I love books. I love reading. I can remember the frustration from my pre-school years of not being able to read. I'd beg my father to read me the "funnies" and on Sunday morning, on the drive to our Midtown Memphis church from our east Memphis neighborhood, I drove my family crazy asking what every billboard on Poplar Avenue said. I still remember my very first trip to a public library, getting my card and checking out the maximum allowable books for a child. Later that afternoon, after reading them all, I asked my stunned mother when we could go back. "Get your nose out of that book" was a theme of both my childhood and a chunk of my marriage.
In the last couple of years, going from commission only income as a mortgage broker during the housing collapse to no income to part time income, my book buying has seriously decreased. It's practically disappeared, but at least, I still have a library card. Small town libraries are frequently very low on small town budgets, and ours is no exception. Quite frankly, it frustrates the heck out of me. The librarians are helpful, wonderful ladies, but no one there is truly a professional librarian educated in the field of library science. More than once, when the womanchild was home bound from school because of illness, our local library could not provide her the resources she needed to complete her school projects, and because she was home bound, she couldn't use the school library. Our library does the best with the resources they have, but they cater to the greatest demand. Our shelves are filled with modern Christian fiction, most of which I can't appreciate as literature while admiring the faith of the authors, cozy mysteries which are fine every now and then, a whole lot of romances and a basic collection of classics.
One day while browsing the poetry shelf (yes, shelf), I found several volumes of Rod McKuen, but I couldn't find Auden, Rilke or Neruda. In other areas, they had Capote's In Cold Blood, but Breakfast at Tiffany's and Other Voices, Other Rooms were nowhere around. I've been aching for something different to read, and my library frustration has gotten the best of me. (Again, I'm not faulting the people there. They do the best with what they have, and a small town budget has many, many demands.) Tonight, I started looking at my own bookshelves for something, anything I hadn't already read. I surprised myself with what I found.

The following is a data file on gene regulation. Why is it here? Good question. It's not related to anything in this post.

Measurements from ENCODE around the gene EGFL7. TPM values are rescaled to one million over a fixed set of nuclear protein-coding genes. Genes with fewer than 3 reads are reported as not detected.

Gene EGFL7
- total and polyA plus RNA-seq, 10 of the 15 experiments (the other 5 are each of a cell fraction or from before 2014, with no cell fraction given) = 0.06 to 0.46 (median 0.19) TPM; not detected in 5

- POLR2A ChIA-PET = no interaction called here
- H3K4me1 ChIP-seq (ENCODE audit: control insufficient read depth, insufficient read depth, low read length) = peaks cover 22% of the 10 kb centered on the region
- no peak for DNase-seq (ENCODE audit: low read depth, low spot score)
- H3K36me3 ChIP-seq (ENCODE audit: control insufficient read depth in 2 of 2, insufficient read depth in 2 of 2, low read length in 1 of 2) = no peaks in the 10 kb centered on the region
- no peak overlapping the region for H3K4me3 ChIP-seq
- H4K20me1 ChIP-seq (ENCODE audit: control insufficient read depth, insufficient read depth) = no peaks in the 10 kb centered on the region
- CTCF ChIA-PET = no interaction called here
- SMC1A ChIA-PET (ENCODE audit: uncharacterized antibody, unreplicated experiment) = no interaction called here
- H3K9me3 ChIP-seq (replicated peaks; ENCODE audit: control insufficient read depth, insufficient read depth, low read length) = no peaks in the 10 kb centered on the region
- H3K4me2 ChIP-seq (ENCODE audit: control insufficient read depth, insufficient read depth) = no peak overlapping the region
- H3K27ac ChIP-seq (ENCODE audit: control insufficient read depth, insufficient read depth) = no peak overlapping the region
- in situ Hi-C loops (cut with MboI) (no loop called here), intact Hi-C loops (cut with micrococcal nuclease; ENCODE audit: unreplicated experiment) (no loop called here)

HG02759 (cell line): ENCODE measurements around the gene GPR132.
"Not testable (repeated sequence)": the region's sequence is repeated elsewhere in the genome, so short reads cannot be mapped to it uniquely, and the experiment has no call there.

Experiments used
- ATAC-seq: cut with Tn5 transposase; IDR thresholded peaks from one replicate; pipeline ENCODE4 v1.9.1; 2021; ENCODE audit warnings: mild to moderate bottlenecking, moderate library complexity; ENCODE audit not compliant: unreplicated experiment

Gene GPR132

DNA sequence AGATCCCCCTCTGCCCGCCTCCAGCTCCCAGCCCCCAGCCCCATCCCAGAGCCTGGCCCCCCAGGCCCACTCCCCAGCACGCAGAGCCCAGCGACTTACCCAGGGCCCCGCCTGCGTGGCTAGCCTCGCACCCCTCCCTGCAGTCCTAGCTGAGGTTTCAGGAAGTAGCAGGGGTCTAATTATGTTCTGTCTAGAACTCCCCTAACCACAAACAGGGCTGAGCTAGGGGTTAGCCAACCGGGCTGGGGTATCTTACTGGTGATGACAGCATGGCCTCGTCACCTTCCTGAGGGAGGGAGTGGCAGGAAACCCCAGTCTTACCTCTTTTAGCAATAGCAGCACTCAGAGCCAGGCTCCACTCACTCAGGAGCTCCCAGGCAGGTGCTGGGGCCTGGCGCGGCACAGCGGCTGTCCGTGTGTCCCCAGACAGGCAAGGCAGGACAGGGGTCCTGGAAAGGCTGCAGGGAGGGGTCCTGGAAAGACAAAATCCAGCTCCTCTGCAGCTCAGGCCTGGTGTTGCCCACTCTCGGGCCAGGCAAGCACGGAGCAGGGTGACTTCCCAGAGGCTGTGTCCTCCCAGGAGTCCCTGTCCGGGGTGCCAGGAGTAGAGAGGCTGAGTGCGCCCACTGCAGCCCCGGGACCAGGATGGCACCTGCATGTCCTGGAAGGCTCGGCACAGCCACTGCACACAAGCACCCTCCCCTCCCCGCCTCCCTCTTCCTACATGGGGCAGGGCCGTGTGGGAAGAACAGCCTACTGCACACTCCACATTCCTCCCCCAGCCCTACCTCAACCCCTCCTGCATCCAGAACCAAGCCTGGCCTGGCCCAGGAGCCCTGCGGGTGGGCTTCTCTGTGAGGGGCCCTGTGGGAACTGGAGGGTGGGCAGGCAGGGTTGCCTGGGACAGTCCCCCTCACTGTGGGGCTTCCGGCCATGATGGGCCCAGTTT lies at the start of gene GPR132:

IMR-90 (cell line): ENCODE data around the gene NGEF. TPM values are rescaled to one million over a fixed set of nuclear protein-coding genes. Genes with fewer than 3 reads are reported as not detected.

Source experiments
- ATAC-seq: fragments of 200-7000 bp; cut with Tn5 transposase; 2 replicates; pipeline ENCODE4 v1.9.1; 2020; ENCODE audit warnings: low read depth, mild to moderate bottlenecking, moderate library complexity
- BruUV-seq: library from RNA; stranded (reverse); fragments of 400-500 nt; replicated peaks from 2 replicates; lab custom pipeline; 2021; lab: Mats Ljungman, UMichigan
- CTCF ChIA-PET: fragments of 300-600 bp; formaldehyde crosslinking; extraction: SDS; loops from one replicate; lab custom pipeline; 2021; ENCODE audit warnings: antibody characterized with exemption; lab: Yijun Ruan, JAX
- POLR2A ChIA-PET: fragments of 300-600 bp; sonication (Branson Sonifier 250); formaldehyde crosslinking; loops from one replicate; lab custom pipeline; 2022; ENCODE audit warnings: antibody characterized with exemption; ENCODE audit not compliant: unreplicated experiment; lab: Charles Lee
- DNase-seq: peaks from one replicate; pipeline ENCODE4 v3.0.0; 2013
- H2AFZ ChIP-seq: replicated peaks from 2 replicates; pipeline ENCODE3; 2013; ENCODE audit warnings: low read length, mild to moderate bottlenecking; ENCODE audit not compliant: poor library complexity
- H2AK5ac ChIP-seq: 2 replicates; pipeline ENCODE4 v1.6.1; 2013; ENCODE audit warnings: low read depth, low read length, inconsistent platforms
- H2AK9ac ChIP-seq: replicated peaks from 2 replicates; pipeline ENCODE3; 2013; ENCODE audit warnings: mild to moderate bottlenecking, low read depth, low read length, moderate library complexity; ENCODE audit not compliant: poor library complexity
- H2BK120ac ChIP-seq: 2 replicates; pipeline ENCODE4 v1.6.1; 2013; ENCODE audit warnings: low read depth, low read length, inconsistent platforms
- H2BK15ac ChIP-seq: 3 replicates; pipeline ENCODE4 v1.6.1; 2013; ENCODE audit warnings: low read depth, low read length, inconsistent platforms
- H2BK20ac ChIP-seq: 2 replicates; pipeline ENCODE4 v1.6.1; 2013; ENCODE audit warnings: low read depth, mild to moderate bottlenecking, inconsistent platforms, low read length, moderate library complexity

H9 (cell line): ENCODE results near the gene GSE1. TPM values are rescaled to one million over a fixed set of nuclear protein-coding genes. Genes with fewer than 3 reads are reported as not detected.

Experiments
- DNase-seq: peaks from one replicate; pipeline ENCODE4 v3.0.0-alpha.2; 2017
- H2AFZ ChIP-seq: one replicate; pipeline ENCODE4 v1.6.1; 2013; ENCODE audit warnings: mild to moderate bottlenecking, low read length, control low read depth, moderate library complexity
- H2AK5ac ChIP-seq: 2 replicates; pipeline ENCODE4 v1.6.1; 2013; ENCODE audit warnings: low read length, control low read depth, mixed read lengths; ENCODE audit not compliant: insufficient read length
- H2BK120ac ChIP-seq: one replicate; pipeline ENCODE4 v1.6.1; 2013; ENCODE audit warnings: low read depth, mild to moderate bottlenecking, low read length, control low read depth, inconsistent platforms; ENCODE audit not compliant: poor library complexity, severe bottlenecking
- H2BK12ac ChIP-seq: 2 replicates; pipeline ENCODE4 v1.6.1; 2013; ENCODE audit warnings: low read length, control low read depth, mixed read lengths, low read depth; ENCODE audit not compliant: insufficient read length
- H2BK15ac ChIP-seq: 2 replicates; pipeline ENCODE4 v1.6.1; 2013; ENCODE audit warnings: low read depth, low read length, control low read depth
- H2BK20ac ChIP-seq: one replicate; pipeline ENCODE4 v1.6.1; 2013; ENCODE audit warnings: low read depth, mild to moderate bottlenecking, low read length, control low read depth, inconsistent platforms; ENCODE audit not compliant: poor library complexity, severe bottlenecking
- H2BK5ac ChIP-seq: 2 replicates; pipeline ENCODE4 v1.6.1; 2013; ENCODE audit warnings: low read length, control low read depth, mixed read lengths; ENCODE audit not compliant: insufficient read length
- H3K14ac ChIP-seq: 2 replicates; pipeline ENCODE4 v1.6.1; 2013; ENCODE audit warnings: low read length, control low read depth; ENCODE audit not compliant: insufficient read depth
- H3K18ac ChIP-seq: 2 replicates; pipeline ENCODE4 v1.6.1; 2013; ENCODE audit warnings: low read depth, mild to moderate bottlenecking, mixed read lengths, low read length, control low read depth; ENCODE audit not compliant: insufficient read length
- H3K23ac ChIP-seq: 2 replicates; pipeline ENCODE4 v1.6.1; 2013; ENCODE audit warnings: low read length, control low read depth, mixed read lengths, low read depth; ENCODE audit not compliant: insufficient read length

Some of these I started and didn't finish. Most of the biographies belonged to my husband. Some I'd just forgotten I had. However, I now have a reading list that's already paid for and handy.
Just a few of the titles --
Sally Hemings by Barbara Chase-Riboud (always love learning about family)
About Face by Col. David H. Hackworth (hubby loved him)
The Nine Steps to Financial Freedom by Suze Orman (should have read that a long time ago)
Fidel by Tad Szulc
My Life by Bill Clinton (so damn long)
Man of the House by Tip O'Neill with William Novak
Become a Better You by Joel O'Steen (a Christmas gift to my husband, not from me. What a left handed insult of a gift.)
The Deluge, Vols 1 and 2 by Henryk Sienkiewicz
The Five People You Meet in Heaven by Mitch Albom
The Falls by Joyce Carol Oates
Money Drunk, Money Sober by Julia Cameron and Mark Bryan (another I should have read a long time ago)
God's Debris by Scott Adams
The Purpose Driven Life by Rick Warren
Amsterdam by Ian McEwan
The Carpenter's Apprentice, The Spiritual Biography of Jimmy Carter by Dan Ariail and Cheryl Heckler-Feltz
Nine Stories by J. D. Salinger
The Body Sacred by Diane Sylvan
Gnosis of the Cosmic Christ by Tau Malachi
That was just what I found in my little office. I haven't even begun to plunder the shelves in the living room, dining room, my bedroom or C.'s bedroom. It's easy to forget how much you really have. Now to choose where to begin.